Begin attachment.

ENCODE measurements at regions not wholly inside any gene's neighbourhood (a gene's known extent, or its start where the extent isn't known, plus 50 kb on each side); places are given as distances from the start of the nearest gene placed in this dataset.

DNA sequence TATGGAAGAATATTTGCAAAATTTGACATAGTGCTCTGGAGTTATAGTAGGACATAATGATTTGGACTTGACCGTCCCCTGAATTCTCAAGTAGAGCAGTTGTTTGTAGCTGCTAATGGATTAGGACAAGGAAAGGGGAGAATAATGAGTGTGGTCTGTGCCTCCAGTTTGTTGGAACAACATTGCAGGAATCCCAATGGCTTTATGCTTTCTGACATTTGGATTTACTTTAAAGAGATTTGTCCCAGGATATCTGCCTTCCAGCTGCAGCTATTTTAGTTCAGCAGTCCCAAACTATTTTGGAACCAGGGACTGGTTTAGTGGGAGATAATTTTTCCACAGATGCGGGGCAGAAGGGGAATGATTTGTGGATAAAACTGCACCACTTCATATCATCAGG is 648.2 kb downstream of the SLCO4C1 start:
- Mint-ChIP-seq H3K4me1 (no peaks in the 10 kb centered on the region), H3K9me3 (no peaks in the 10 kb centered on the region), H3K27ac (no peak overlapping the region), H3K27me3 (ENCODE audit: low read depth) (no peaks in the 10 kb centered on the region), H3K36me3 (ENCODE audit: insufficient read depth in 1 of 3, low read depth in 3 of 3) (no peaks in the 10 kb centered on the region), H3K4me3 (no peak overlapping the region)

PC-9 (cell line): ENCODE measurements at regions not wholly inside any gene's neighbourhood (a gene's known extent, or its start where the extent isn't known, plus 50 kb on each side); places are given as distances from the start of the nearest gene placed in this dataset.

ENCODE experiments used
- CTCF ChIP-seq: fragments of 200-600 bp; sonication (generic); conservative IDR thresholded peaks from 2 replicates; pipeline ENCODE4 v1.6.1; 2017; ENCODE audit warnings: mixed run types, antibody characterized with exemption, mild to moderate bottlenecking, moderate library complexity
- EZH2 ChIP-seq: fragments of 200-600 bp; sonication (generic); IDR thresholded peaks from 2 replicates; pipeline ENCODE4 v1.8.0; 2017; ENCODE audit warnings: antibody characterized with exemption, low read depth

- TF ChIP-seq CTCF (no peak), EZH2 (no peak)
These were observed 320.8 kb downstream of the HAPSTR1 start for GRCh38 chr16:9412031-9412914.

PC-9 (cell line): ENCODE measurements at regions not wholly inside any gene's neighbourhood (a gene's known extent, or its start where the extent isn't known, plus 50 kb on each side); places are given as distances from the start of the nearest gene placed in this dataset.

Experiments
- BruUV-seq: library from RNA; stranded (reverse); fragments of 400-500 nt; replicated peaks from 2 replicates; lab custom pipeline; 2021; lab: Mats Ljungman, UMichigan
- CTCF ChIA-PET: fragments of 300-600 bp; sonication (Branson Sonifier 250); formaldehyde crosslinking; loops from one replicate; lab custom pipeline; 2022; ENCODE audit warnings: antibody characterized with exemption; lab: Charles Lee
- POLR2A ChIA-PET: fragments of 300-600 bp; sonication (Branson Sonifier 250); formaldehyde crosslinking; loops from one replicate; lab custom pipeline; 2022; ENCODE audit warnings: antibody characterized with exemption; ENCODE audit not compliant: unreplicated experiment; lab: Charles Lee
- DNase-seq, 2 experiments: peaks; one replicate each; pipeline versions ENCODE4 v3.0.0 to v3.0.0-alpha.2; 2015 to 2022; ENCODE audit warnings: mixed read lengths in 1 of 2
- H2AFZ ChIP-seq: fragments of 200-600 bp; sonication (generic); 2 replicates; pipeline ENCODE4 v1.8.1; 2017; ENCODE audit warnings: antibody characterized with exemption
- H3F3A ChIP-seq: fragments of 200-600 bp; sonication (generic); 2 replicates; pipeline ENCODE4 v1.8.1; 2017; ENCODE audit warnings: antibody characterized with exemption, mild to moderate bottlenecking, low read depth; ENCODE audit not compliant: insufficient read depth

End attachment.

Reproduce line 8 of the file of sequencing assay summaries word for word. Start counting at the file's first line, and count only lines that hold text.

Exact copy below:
- TF ChIP-seq CTCF (no peak), EZH2 (no peak)